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How to Make the Best Philly Cheesesteak Recipe

A hoagie roll filled with thinly sliced beefsteak and melted cheese, the fast food classic, originating in Philadelphia, is served hot throughout America.

May 8, 2021
Philly CheesesteakPhoto By Canva
Difficulty Medium
Servings 2 people
Preparation 30 mins
Cooking 15 mins
Total 45 mins



  1. Place the ribeye steak onto a plate and transfer to the freezer for 30 minutes.
  2. Then remove the meat from the freezer and place onto a chopping board, using a sharp knife slice trim the steak of excess fat around the exterior then slice as thinly as possible.
  3. Place a cast-iron skillet on medium heat and add the butter.
  4. Once melted, add the onion to the skill and cook for 5 minutes until tender.
  5. Then add the sliced ribeye steak to the skillet, break up the beef with the edge of a spatula.
  6. Season the ribeye with salt and black pepper to taste and cook until browned.
  7. Divide the meat and onion in the skillet into two portions the length of the hoagie rolls.
  8. Lay the slices of provolone cheese onto each portion of steak then place a lid on the skillet, steam for 1 minute until melted.
  9. Next place the hoagie rolls into the skillet cut-side down to encase the provolone and steak, cook for 1 minute.
  10. Slide a spatula underneath the portion of steak then flip to fill the hoagie roll with the steak and cheese.
  11. Slice each hoagie roll in half and serve the Philly cheesesteaks immediately.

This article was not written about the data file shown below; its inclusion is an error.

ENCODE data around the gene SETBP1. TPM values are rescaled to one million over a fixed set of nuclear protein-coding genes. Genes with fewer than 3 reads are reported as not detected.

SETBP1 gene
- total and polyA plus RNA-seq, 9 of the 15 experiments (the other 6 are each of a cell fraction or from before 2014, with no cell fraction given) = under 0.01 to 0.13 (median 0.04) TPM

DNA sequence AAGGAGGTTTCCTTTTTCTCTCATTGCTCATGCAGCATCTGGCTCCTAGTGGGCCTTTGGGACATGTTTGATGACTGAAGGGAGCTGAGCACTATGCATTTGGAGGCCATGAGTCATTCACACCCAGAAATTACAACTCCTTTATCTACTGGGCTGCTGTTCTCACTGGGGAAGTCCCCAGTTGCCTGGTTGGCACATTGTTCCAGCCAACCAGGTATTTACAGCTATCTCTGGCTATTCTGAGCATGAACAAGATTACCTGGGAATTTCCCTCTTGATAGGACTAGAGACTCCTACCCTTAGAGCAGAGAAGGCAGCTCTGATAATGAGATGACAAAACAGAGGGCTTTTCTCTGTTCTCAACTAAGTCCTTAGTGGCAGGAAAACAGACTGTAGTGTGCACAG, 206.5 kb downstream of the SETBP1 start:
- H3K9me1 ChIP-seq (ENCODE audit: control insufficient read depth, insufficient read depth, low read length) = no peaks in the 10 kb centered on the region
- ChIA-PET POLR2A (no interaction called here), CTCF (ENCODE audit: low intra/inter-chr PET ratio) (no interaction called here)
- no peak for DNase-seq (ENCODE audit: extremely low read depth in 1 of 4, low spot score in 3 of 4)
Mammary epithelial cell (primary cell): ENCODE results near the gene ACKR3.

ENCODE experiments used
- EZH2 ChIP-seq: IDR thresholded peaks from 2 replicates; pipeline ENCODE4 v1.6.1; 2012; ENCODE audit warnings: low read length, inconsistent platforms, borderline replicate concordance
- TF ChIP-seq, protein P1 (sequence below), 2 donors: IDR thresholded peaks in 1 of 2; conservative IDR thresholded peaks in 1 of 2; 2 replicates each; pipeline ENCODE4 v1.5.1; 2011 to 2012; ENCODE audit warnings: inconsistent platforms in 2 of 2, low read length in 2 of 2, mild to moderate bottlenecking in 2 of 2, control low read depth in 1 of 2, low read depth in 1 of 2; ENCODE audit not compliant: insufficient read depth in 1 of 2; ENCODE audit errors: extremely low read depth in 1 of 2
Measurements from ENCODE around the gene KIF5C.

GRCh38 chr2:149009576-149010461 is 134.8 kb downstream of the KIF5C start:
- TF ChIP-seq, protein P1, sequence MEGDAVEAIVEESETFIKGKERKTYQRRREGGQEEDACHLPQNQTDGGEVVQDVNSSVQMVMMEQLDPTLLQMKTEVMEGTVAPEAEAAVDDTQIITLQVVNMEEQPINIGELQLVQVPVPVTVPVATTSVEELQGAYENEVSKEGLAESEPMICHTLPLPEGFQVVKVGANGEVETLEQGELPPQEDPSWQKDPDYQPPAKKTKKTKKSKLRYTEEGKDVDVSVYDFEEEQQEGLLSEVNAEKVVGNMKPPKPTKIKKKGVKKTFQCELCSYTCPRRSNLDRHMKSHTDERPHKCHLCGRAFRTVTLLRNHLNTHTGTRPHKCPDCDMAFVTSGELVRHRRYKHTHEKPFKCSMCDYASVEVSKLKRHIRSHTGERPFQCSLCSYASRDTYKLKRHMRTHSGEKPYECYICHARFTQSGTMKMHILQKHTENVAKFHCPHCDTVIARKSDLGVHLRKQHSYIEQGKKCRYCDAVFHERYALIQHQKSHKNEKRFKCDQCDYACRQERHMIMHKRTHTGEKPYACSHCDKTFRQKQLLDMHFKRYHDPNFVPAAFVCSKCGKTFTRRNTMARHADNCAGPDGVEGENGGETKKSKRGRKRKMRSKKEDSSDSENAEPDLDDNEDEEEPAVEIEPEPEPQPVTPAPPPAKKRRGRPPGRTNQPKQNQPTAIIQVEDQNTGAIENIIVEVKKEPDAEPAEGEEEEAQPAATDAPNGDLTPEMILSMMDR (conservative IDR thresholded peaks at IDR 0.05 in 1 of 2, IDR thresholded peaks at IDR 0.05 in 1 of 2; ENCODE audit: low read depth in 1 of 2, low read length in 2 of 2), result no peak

Nutrition Facts
Serving Size 1 Philly Cheesesteak
Serves 2
Amount Per Serving
% Daily Value*
Cholesterol 268 mg89.3%
Sodium 1880 mg81.7%
Potassium 277 mg5.9%
Protein 78.8 g157.6%
Total Fat 103.7 g132.9%
*The % Daily Value (DV) tells you how much a nutrient in a serving of food contributes to a daily diet. 2,000 calories a day is used for general nutrition advice.


  • The preferred cooking oil for homemade Philly cheesesteak is beef fat, this fat contributes additional flavor to the dish whilst having a high smoke point to achieve a deep sear on the beef. If beef fat is unavailable, then use butter or vegetable oil as a replacement.
  • Placing the cut of meat into the freezer to firm up allows the beef to be sliced much thinner than at room temperature and creates the classic strips of steak which make up a true Philadelphia cheesesteak.
  • Steak is the primary flavor in this sandwich so source the best quality meat that is available for best results.
  • Allow the bread, cheese and steak to steam, covered in the pan, for at least a minute to bring the ingredients together and allow the bread roll to really soak in the flavors.
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Philadelphia is famous for the Liberty Bell, Rocky and, most significantly, the Philly cheesesteak. A simple sandwich invented by Pat and Harry Olivieri in 1930 at their family hot-dog stand in South Philadelphia

The Philly cheesesteak recipe began modestly, one day Pat fancied some variety to his usual hot dog lunch and decided on some grilled chopped meat served in an Italian roll then topped with caramelised onions.